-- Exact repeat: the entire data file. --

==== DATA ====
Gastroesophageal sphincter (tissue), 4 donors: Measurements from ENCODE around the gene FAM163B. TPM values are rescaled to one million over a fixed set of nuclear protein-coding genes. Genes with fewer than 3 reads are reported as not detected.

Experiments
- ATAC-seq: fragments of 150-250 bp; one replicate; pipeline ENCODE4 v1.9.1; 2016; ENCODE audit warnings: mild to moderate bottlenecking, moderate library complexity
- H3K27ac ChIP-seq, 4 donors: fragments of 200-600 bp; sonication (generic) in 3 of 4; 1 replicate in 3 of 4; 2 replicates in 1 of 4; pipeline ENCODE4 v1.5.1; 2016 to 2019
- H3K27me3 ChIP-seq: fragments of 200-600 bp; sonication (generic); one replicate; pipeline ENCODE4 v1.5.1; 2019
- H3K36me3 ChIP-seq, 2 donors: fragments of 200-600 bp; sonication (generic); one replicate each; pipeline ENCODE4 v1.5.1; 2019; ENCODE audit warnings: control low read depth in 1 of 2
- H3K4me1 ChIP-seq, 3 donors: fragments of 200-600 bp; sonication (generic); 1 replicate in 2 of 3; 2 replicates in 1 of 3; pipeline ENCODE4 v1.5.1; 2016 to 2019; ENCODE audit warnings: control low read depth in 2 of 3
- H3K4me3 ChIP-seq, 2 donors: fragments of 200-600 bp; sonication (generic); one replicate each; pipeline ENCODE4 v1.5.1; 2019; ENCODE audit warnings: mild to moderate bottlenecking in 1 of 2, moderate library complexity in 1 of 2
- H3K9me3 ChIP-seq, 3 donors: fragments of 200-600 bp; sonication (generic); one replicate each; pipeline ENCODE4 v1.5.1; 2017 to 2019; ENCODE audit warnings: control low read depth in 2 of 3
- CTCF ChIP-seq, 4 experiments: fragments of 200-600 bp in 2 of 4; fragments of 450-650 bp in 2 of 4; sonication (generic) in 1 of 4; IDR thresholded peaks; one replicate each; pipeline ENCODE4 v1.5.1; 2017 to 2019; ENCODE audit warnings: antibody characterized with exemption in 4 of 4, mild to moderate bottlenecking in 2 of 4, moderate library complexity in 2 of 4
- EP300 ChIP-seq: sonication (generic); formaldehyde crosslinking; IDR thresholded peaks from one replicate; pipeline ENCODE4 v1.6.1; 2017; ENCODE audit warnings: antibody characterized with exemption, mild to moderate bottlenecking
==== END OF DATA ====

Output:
Gastroesophageal sphincter (tissue), 4 donors: Measurements from ENCODE around the gene FAM163B. TPM values are rescaled to one million over a fixed set of nuclear protein-coding genes. Genes with fewer than 3 reads are reported as not detected.

Experiments
- ATAC-seq: fragments of 150-250 bp; one replicate; pipeline ENCODE4 v1.9.1; 2016; ENCODE audit warnings: mild to moderate bottlenecking, moderate library complexity
- H3K27ac ChIP-seq, 4 donors: fragments of 200-600 bp; sonication (generic) in 3 of 4; 1 replicate in 3 of 4; 2 replicates in 1 of 4; pipeline ENCODE4 v1.5.1; 2016 to 2019
- H3K27me3 ChIP-seq: fragments of 200-600 bp; sonication (generic); one replicate; pipeline ENCODE4 v1.5.1; 2019
- H3K36me3 ChIP-seq, 2 donors: fragments of 200-600 bp; sonication (generic); one replicate each; pipeline ENCODE4 v1.5.1; 2019; ENCODE audit warnings: control low read depth in 1 of 2
- H3K4me1 ChIP-seq, 3 donors: fragments of 200-600 bp; sonication (generic); 1 replicate in 2 of 3; 2 replicates in 1 of 3; pipeline ENCODE4 v1.5.1; 2016 to 2019; ENCODE audit warnings: control low read depth in 2 of 3
- H3K4me3 ChIP-seq, 2 donors: fragments of 200-600 bp; sonication (generic); one replicate each; pipeline ENCODE4 v1.5.1; 2019; ENCODE audit warnings: mild to moderate bottlenecking in 1 of 2, moderate library complexity in 1 of 2
- H3K9me3 ChIP-seq, 3 donors: fragments of 200-600 bp; sonication (generic); one replicate each; pipeline ENCODE4 v1.5.1; 2017 to 2019; ENCODE audit warnings: control low read depth in 2 of 3
- CTCF ChIP-seq, 4 experiments: fragments of 200-600 bp in 2 of 4; fragments of 450-650 bp in 2 of 4; sonication (generic) in 1 of 4; IDR thresholded peaks; one replicate each; pipeline ENCODE4 v1.5.1; 2017 to 2019; ENCODE audit warnings: antibody characterized with exemption in 4 of 4, mild to moderate bottlenecking in 2 of 4, moderate library complexity in 2 of 4
- EP300 ChIP-seq: sonication (generic); formaldehyde crosslinking; IDR thresholded peaks from one replicate; pipeline ENCODE4 v1.6.1; 2017; ENCODE audit warnings: antibody characterized with exemption, mild to moderate bottlenecking